QT: In a previous conversation, you referenced Claude Cahun as a “validating” artist. How did you feel when you first experienced Cahun’s art? Cahun’s body literally became her art. Do you feel that way: that your body’s your art? If so, how does that come into play in sexual relationships?
DV: Claude Cahun’s work and life excites me aesthetically, personally and spiritually. It feels both in conversation and in kinship with my own. I’m sure that a part of this is because of how literally her work and her body are intertwined. I work with many bodies, other than my own, yet there is still a very strong connection in her work and mine between the personal and the political. In Hermaphrodyke: Self Portrairs of Desire, (made in collaboration with my-ex lover Simo Maronati) there was a moment where work, life, body and mind became one. I can also see that making the video Pansexual Public Porn: AKA The Adventures of Hans and Del was another moment where I used my body as a part of my work. However, those are the only two cases where I would say that my sexual and artistic relationships, love or friendship, have intersected in such an intensely visceral manner.
QT: We’ve previously discussed the range of masculinities/femininities that exist as part of the larger culture. No personal relationships are entirely equal â€“ at least, not in my opinion. Of course, two big femmes or two big butches can come together, but there will always be some division.
DV: Or two small femmes or three small butchesâ€¦ Yes, power comes in many forms. For example, I am much older than the person I am living and loving with right now. We are in very different stages of our lives and yet it works because we are equally committed to the relationship and most importantly, to open and honest communication about the power dynamics involved. I feel it is important to acknowledge all different forms of power; the power of youth, the power of beauty, the power of age, education, class, ethnicity, gender expression and ablebodied-ness, to name just a few that spring to mind. It is what you do with those perceived power differences that is important.
QT: As a photographer, you maintain a certain amount control over your subjects. What is the nature of that control? How does it make you feel? You have to direct them to achieve a certain result.
DV: I would paraphrase it like this: As a photographer I maintain a certain amount of control over the images I create in collaboration with my ‘speaking’ subjects. The nature of this control is that I am the owner of these images and retain the copyright as well. However, an exchange is always negotiated beforehand and usually involves the right for the ‘subjects’ to also use the images, for their own personal use or even professional use, as long as I am credited. Sometimes I ask them not to use them publicly until after I have published them.
For the past 4 years I have been developing what I call a queer feminist methodology which is invested in making images with, ‘speaking subjects’, as opposed to taking images from subjects who are given no voice in either the creation, distribution or consumption of their own images. I believe there exists an inherent violence about the way in which many photographers pursue their profession. Even the way in which I speak, the language I use has been altered. When I ask to photograph someone I ask if I can make photographs with them, whereas before I might ask if I could take their photograph. Subtle but significant shifts are required.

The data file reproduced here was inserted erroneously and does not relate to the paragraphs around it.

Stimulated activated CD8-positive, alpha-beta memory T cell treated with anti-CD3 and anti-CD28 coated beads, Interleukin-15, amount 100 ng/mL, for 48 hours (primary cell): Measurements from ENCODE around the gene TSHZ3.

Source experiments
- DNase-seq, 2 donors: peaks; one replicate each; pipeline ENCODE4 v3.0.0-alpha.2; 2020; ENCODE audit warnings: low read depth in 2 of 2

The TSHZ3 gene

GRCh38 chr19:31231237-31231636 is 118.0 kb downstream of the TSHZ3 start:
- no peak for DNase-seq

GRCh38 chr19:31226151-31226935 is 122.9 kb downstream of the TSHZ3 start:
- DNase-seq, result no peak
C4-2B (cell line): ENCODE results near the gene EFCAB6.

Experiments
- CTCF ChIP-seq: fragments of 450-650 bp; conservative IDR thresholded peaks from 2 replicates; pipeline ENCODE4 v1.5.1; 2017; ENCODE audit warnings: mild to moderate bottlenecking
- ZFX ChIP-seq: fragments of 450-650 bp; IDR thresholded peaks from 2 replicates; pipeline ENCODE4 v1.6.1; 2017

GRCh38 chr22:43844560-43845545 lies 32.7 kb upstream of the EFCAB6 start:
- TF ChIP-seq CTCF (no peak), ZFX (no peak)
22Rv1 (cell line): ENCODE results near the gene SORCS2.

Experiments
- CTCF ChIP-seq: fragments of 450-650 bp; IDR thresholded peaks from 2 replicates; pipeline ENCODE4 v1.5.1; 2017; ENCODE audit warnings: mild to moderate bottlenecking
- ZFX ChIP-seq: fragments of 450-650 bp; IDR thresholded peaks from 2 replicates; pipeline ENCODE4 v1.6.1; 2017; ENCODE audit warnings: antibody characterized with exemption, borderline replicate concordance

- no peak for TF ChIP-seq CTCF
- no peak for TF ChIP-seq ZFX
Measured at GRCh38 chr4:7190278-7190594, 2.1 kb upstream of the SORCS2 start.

QT: In your notes from Dynamics of Desire, you write about seeking out a subject:
I find the people I want to photograph everywhere. They are the people about whom I find something irresistible. I may be walking down the street, or on a bus, in a club or a cafÃ© when I see her. She has caught my eye. I look. Giving myself permission to look. I may even find myself staring, lost in the fantasy of her face. She has a presence that captures me completely. I want her. I want to see. I want to know. I want to have, if only for an instant. This is my most vulnerable moment…
It’s almost like landing a date â€“ your work deals with the “oscillating” relationship between photographer and photographed. It’s much like a sexual relationship, really.
DV: Yes, negotiation and power exchange. When I wrote that piece it was predicated upon my understanding of how a consensual lesbian SM relationship works. I think it is important for viewers to consider that not every photographer experiences themselves as all powerful, that there are moments of vulnerability on both sides.
QT: Is it frightening putting yourself on display in your work?
DV: No, not at all. Being visible and exposing/expressing myself on my own terms has been an empowering experience. Though perhaps at times not entirely comfortable, such as when my partner’s mother ordered Sex Works from the internet so she could see what kind of work I do. We both said, “No, no, no!” and asked her to change her order to something a bit more representative for her introduction to my work. So she ordered Sublime Mutations instead. Her only comment was, “You don’t usually see a person’s genitals before you meet them!”